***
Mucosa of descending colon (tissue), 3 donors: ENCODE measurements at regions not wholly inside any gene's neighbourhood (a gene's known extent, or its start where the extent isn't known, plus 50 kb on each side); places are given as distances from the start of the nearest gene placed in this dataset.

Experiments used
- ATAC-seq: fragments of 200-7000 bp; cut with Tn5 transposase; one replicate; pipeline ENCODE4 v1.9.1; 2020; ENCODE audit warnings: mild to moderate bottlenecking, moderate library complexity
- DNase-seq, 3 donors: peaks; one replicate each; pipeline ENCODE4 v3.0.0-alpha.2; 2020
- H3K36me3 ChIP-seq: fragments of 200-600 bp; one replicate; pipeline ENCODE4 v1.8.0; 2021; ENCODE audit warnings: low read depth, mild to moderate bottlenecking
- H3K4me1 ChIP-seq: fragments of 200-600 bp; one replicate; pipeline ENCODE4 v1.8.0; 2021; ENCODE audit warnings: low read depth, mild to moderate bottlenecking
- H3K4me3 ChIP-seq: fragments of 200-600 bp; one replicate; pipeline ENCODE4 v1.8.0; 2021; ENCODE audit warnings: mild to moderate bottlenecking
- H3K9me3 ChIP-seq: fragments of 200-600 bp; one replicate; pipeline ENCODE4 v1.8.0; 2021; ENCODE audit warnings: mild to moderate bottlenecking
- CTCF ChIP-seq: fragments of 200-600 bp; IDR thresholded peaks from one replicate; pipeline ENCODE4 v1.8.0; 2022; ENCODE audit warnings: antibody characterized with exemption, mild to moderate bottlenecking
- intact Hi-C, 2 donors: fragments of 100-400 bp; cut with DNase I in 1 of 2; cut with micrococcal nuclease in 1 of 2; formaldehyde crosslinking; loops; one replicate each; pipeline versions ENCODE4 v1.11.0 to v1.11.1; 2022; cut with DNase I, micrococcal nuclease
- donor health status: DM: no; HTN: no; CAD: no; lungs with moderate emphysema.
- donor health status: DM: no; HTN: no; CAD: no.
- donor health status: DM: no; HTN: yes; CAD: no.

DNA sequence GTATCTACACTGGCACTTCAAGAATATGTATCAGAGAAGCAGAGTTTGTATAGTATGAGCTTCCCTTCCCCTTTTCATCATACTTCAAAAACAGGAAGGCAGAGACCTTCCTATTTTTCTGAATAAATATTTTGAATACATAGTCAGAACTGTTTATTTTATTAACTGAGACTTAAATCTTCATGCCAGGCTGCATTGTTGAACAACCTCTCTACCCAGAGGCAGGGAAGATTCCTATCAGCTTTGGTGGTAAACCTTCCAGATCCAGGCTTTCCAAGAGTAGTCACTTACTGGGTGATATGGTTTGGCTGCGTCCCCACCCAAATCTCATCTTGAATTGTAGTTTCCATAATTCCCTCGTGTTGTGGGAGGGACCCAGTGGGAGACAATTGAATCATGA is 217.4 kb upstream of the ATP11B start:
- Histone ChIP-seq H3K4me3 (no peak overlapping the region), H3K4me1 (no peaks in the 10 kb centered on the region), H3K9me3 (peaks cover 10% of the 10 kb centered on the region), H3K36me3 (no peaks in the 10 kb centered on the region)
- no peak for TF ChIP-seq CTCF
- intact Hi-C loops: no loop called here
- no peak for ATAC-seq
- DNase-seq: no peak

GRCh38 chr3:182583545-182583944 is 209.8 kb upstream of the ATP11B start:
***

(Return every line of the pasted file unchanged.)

Mucosa of descending colon (tissue), 3 donors: ENCODE measurements at regions not wholly inside any gene's neighbourhood (a gene's known extent, or its start where the extent isn't known, plus 50 kb on each side); places are given as distances from the start of the nearest gene placed in this dataset.

Experiments used
- ATAC-seq: fragments of 200-7000 bp; cut with Tn5 transposase; one replicate; pipeline ENCODE4 v1.9.1; 2020; ENCODE audit warnings: mild to moderate bottlenecking, moderate library complexity
- DNase-seq, 3 donors: peaks; one replicate each; pipeline ENCODE4 v3.0.0-alpha.2; 2020
- H3K36me3 ChIP-seq: fragments of 200-600 bp; one replicate; pipeline ENCODE4 v1.8.0; 2021; ENCODE audit warnings: low read depth, mild to moderate bottlenecking
- H3K4me1 ChIP-seq: fragments of 200-600 bp; one replicate; pipeline ENCODE4 v1.8.0; 2021; ENCODE audit warnings: low read depth, mild to moderate bottlenecking
- H3K4me3 ChIP-seq: fragments of 200-600 bp; one replicate; pipeline ENCODE4 v1.8.0; 2021; ENCODE audit warnings: mild to moderate bottlenecking
- H3K9me3 ChIP-seq: fragments of 200-600 bp; one replicate; pipeline ENCODE4 v1.8.0; 2021; ENCODE audit warnings: mild to moderate bottlenecking
- CTCF ChIP-seq: fragments of 200-600 bp; IDR thresholded peaks from one replicate; pipeline ENCODE4 v1.8.0; 2022; ENCODE audit warnings: antibody characterized with exemption, mild to moderate bottlenecking
- intact Hi-C, 2 donors: fragments of 100-400 bp; cut with DNase I in 1 of 2; cut with micrococcal nuclease in 1 of 2; formaldehyde crosslinking; loops; one replicate each; pipeline versions ENCODE4 v1.11.0 to v1.11.1; 2022; cut with DNase I, micrococcal nuclease
- donor health status: DM: no; HTN: no; CAD: no; lungs with moderate emphysema.
- donor health status: DM: no; HTN: no; CAD: no.
- donor health status: DM: no; HTN: yes; CAD: no.

DNA sequence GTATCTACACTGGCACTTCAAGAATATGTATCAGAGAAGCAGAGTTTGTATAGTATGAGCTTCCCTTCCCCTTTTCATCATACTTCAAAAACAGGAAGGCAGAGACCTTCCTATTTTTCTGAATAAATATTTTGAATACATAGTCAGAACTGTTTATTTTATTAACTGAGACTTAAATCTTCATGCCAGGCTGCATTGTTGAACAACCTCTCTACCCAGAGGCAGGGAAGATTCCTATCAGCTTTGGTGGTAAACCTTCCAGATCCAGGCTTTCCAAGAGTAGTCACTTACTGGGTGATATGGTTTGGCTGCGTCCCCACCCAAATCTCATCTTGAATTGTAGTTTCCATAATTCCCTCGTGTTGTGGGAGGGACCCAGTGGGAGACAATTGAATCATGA is 217.4 kb upstream of the ATP11B start:
- Histone ChIP-seq H3K4me3 (no peak overlapping the region), H3K4me1 (no peaks in the 10 kb centered on the region), H3K9me3 (peaks cover 10% of the 10 kb centered on the region), H3K36me3 (no peaks in the 10 kb centered on the region)
- no peak for TF ChIP-seq CTCF
- intact Hi-C loops: no loop called here
- no peak for ATAC-seq
- DNase-seq: no peak

GRCh38 chr3:182583545-182583944 is 209.8 kb upstream of the ATP11B start: